01/19/2011 01:53 pm ET Updated May 25, 2011

Stopping the Republican Repeal in the House

Rep Honda's Statement for the Record, Submitted on January 19, 2011:

Mr. Speaker, I rise today in fervent opposition to this reckless effort to repeal the Affordable Care Act and put insurance companies back in charge of our health care system, rather than patients and their doctors. The Affordable Care Act, landmark health care reform legislation enacted just last year, makes health care more affordable by immediately providing small businesses with a tax credit to provide insurance coverage, and in 2014, by providing tax credits to those who need help buying insurance -- representing the largest middle class tax cut for health care in history. Once the Affordable Care Act is fully implemented, Americans will have access to affordable health coverage in a new competitive private health insurance market through state exchanges.

Many critical benefits have already gone into effect, including bans on the worst insurance company abuses and coverage options for many Americans who have previously been locked out of the insurance market because of a preexisting condition. Indeed, millions of American families and businesses are already feeling the positive effects of the Affordable Care Act, and many more will benefit as the final provisions are phased in over the next few years.

The bill under consideration today, the Patients' Rights Repeal Act (H.R. 2), would completely eliminate the Affordable Care Act with no consideration for the well-being of the millions of Americans for whom it will improve health care. H.R. 2 was expedited for a vote without taking the testimony from a single witness or holding a single hearing on the issue, and there was no committee consideration of the bill, in direct contrast to the campaign rhetoric espoused by the new Republican majority.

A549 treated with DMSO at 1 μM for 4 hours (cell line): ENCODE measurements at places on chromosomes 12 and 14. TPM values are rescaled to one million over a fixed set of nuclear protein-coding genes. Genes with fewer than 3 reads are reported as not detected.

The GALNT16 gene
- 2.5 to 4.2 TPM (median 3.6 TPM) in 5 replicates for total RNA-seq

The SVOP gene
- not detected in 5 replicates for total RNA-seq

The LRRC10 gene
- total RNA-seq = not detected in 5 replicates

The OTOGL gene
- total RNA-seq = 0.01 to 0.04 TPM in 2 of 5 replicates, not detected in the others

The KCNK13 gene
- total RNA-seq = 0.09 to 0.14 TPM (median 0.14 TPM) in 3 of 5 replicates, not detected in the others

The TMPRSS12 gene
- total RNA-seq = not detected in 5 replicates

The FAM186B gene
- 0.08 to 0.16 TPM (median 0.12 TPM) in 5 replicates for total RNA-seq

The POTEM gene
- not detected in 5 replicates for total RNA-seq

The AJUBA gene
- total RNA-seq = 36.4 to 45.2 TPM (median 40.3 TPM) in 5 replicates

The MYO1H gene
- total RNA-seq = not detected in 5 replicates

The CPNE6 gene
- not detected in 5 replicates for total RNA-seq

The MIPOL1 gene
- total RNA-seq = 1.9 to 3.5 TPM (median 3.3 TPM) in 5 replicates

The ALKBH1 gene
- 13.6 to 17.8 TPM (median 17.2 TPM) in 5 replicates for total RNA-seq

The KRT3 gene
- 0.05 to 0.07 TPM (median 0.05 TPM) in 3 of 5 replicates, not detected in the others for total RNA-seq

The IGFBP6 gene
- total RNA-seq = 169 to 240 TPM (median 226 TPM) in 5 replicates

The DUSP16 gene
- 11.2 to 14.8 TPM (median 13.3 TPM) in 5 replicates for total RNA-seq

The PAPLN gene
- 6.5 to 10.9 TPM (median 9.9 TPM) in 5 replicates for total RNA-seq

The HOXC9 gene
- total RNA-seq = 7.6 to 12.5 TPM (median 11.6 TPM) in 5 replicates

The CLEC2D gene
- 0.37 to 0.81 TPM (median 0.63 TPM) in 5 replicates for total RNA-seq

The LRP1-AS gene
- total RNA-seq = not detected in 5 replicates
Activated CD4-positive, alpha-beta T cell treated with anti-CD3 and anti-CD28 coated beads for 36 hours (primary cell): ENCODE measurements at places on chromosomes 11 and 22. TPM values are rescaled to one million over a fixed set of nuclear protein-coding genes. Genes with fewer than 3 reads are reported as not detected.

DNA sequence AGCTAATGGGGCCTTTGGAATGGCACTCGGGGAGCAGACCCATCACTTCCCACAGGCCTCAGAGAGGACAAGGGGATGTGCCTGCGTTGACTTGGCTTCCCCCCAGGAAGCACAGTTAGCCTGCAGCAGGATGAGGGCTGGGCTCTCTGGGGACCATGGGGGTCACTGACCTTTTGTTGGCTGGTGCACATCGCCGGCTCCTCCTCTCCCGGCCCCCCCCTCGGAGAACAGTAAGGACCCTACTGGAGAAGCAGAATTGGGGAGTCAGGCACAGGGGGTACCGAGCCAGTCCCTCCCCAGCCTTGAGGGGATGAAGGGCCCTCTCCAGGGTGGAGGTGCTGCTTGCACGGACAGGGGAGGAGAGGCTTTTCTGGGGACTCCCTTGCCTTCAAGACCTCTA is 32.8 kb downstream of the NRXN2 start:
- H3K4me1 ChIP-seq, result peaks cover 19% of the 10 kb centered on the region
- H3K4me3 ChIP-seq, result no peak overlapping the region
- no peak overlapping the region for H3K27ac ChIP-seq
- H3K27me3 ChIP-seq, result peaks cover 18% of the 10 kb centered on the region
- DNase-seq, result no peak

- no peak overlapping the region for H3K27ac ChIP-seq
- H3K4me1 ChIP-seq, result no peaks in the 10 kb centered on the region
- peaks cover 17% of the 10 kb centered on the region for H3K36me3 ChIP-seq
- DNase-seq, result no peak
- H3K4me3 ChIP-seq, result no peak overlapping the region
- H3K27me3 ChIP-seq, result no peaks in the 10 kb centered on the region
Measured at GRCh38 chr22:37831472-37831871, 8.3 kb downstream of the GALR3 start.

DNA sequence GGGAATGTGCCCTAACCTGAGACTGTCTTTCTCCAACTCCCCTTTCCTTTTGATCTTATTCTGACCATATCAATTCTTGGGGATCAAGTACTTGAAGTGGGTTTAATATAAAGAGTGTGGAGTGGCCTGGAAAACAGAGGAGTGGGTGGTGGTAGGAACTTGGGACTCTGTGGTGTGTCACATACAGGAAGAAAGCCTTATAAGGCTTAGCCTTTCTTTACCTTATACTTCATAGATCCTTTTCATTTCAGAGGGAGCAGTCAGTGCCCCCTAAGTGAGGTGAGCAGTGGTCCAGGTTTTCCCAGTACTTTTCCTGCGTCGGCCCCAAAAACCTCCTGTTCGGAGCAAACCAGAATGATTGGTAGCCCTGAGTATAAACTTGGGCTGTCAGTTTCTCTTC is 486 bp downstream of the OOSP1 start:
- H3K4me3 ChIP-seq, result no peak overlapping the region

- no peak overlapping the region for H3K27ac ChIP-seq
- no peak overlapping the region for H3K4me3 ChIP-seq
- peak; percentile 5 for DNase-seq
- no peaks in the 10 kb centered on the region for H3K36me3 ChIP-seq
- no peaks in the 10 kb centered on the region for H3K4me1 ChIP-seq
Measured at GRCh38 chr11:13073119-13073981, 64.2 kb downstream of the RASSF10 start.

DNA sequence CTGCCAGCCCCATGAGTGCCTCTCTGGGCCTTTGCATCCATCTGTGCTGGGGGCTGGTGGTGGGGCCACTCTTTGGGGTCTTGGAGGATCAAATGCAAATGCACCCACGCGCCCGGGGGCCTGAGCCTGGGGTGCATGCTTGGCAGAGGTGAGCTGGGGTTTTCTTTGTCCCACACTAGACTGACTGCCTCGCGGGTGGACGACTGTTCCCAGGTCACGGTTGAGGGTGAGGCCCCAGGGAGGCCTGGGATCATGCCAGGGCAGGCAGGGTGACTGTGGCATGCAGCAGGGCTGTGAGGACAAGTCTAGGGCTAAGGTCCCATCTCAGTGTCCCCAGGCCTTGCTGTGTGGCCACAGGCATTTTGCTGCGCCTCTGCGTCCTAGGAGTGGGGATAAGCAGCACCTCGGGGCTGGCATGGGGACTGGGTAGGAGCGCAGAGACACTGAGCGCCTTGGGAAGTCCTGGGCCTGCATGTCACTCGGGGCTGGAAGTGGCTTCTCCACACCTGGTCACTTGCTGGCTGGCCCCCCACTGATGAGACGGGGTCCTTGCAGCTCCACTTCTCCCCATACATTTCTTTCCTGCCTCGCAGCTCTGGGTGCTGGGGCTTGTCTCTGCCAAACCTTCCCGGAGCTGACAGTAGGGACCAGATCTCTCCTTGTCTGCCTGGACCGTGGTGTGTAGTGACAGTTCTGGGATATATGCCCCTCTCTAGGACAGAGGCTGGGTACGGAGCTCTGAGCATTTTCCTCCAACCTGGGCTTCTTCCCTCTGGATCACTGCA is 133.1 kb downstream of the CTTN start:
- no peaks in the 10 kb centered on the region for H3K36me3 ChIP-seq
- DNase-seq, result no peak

Opponents of the Affordable Care Act have used questionable arguments to validate their repeal efforts, including claims that it would inflate the national debt. In truth, the Affordable Care Act helps to reduce the national debt by minimizing waste, fraud, and abuse in the health care system and preventing the rampant growth of health care costs. According to the nonpartisan Congressional Budget Office, repealing the law would increase the deficit by $230 billion over the next decade and over $1 trillion in the following decade. Now, that is a difficult pill to swallow, with long-lasting effects on our nation's fiscal health.

Repeal of the Affordable Care Act has direct consequences to the diverse congressional district that I am proud to represent, California's 15th district. The Patients' Rights Repeal Act would:

  • Increase the number of my constituents without health insurance by 17,000 individuals;
  • Allow insurance companies to deny coverage to as many as 307,000 individuals, including up to 40,000 children, with pre-existing conditions;
  • Rescind consumer protections for 484,000 individuals who have health insurance through their employer or the market for private insurance;
  • Eliminate health care tax credits for up to 14,900 small businesses and 86,000 families;
  • Increase prescription drug costs for 8,000 seniors who hit the Part D drug "donut hole" and deny new preventive care benefits to 76,000 seniors;
  • Increase the costs of early retiree coverage for up to 7,600 early retirees;
  • Eliminate new health care coverage options for 2,900 uninsured young adults; and
  • Increase the costs to hospitals of providing uncompensated care by113 million annually.

Furthermore, as Chair of the Congressional Asian Pacific American Caucus (CAPAC), I am proud of CAPAC's partnership efforts through the Tri-Caucus and with community advocacy groups to ensure that the Affordable Care Act benefits all of our communities, including the Asian American and Pacific Islander (AAPI) community -- roughly one in five of whom are uninsured. For instance, the Affordable Care Act helps to address traditional AAPI health disparities in vaccinations, cancer screenings, and infant mortality rates through increased access to preventative care services. Further, new federal regulations on data collection, disaggregation, and oversampling on certain minority populations will help to identify and ensure comprehensive coverage of all AAPI health disparities. These hard-fought benefits for our communities would be completely eliminated if Republicans were to succeed in enacting H.R.2.

Mr. Speaker, for these reasons, I continue to support the Affordable Care Act, as it is vital to the well-being of every community in our nation. I urge my colleagues to stand against this reckless repeal of critical health care reform and vote against the Patients' Rights Repeal Act.

Rep Michael Honda is the chair of the Congressional Asian Pacific American Caucus.